Visual Basic FOR loop

The Visual Basic FOR loop or the FOR...NEXT loop is one of the oldest and most frequently used loop structures in programming languages.

Syntax

In VB the FOR...NEXT loop has the following syntax: FOR counter = start to end [Step increment]
    Statements
NEXT [counter]
The FOR loop uses a loop variable (also know as the loop's counter) that increases or decreases in value during each repetition of the loop. Arguments in the above example counter, start, end and increment are all numeric.

Examples

Let us look at an example to understand the Visual Basic FOR loop better.FOR I = 1 to 5
    MsgBox "Current Value of I: " & I
NEXT I
The variable 'I' here is the counter and is incremented by one after each repetition (Note that if the increment argument is not specified the default increment is 1). The repetitions will stop once the value of the counter 'I' goes beyond 5, so if you run the above example you will get 5 MsgBox prompts.



Now let us look at couple of more examples using the increment argument.FOR I = 1 to 5 Step 2
    MsgBox "Current Value of I: " & I
NEXT I

FOR I = 10 to 1 Step -3
    MsgBox "Current Value of I: " & I
NEXT I
In the first example, the increment argument is specified as 2 i.e. the counter variable 'I' will increase by 2 after every repetition. The execution of this example will result in 3 MsgBox prompts (1, 3, 5).

In the second example, notice that the counter variable 'I' starts at 10 and goes down to 1, the increment value is specified as -3 i.e. the variable 'I' keep decreasing by 3 after every repetition. The execution if this example will result in 4 MsgBox prompts (10, 7, 4, 1). For decreasing counter variable one number at a time, you need to specify the increment value as -1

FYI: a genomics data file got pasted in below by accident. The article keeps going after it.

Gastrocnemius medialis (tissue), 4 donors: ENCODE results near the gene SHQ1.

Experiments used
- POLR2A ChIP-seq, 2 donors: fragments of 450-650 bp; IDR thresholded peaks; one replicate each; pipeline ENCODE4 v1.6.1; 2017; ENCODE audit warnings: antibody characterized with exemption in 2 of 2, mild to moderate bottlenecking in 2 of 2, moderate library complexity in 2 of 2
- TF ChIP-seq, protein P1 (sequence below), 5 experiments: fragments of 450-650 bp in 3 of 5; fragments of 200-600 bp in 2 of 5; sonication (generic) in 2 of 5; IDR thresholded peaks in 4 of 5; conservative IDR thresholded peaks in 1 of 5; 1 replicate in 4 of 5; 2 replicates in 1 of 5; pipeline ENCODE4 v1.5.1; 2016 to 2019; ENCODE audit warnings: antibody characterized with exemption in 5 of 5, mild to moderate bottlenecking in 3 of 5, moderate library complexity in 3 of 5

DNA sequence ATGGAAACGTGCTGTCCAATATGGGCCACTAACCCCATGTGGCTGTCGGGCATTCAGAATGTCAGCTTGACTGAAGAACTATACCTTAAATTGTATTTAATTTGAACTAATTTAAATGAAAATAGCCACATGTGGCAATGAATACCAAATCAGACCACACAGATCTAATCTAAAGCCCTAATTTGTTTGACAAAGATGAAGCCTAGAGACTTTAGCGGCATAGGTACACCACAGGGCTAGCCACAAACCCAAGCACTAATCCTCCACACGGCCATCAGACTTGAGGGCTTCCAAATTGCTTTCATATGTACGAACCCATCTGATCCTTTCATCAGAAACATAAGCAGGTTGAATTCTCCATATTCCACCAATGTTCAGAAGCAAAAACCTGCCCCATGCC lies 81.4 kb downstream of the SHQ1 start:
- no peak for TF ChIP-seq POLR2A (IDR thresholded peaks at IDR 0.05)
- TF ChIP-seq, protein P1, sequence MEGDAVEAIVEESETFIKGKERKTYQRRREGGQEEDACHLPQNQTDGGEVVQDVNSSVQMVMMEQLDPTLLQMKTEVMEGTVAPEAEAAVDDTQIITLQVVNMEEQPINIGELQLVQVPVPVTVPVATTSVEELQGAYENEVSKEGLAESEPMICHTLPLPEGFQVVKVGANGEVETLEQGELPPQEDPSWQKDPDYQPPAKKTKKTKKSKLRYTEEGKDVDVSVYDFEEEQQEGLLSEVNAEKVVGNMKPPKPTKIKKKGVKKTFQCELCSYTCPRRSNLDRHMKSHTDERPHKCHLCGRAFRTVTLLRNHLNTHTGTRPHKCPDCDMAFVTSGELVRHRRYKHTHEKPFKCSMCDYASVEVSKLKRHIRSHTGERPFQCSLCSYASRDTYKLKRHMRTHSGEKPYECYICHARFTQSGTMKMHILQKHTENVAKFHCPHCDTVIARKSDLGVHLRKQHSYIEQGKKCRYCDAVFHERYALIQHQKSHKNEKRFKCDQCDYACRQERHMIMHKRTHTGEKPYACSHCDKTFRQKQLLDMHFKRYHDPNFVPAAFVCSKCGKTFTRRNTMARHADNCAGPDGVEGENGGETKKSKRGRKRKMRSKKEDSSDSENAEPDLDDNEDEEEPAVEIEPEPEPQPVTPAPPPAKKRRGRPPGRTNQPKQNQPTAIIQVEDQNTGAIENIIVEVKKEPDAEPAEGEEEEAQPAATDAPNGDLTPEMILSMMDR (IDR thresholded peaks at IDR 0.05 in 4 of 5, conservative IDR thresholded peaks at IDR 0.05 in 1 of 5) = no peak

Nested FOR loop

You can also create Nested FOR loops, meaning that you can have FOR…NEXT loop within a FOR…NEXT loop. Here is an example for generating mathematical table from 2 to 10FOR I = 2 to 10
    FOR I2 = 1 to 10
        MsgBox I & "x" & I2 & "=" & I*I2
    NEXT I2
NEXT I
In this example, the inner FOR loop (counter - I2) will repeatedly be executed at every iteration of the outer (counter - I) FOR loop, so with just few lines of code you are able to generate math tables.

Important Exception - Visual Basic FOR Loop

One interesting thing to note on FOR loops is that if you are using variables for specifying end value for the counter, and if you change the value of the variable within the loop, it has absolutely no effect.EndValue = 5
FOR I = 1 to EndValue
    MsgBox "Current Value of I: " & I
    EndValue = 100
NEXT I
This example when executed will result on 5 Msgbox prompts, the new value assigned to 'EndValue' variable within the loop will not have any effect.

FOR Loop More Examples

Here is an example to calculate the average of numbers in an array. The array 'NumArray' is initialized previously with numeric dataFOR I = 0 to UBound(NumArray)
    Total = Total + NumArray(I)
NEXT I
MsgBox "The Average is " & Total / UBound(NumArray)
The next example adds all even numbers from 1 to 100Total = 0
FOR I = 0 to 100 Step 2
    Total = Total + I
NEXT I
MsgBox "The Total is " & Total

Quick Summary

  • The Visual Basic FOR loop requires you to know how many times the statements in the loop needs to be executed. If the number of repetitions of a loop is unknown in advance, then use a Do...Loop or a While...Wend structure.
  • The 'Step' keyword is used to set the increment/decrement valve for each repetation.
  • The Nested Visual Basic FOR loop provide efficient ways to generate complex outputs with minimum lines of code.
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